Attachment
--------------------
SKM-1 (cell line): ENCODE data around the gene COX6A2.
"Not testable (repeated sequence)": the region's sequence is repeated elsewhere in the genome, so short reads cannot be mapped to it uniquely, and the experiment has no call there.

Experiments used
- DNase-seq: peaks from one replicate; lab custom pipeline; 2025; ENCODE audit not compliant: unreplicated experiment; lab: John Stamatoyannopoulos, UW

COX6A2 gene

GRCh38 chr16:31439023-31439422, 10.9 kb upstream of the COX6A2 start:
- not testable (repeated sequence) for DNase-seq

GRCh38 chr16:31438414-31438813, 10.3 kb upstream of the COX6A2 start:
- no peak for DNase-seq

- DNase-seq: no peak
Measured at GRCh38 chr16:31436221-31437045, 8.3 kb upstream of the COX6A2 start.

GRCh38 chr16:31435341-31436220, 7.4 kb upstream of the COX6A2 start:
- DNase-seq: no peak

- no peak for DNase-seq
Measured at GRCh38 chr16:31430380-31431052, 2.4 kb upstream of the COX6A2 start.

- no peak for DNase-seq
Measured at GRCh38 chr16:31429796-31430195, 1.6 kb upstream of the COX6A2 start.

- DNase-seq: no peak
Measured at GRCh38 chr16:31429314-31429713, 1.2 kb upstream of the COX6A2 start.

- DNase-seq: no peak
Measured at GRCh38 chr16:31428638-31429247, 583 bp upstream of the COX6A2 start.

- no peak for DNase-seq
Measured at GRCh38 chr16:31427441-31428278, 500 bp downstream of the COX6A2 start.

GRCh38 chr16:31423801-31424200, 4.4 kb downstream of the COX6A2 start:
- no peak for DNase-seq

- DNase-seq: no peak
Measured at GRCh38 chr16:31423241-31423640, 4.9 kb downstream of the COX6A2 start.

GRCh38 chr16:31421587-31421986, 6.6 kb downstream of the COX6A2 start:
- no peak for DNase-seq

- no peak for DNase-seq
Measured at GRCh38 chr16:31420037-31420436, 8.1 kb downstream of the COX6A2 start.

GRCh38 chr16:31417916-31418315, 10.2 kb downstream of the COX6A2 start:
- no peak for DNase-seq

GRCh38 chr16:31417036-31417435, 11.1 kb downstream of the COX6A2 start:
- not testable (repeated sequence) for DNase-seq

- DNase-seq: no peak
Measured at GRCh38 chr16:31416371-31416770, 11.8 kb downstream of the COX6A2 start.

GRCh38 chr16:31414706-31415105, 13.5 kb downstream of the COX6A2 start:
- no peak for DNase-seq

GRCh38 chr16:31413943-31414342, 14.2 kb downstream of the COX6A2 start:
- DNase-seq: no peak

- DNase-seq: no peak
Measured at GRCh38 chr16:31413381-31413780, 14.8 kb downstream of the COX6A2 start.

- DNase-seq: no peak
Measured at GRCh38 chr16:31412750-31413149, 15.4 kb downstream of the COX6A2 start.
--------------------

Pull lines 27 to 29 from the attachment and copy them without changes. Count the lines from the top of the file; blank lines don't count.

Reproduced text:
Measured at GRCh38 chr16:31423241-31423640, 4.9 kb downstream of the COX6A2 start.

GRCh38 chr16:31421587-31421986, 6.6 kb downstream of the COX6A2 start:
- no peak for DNase-seq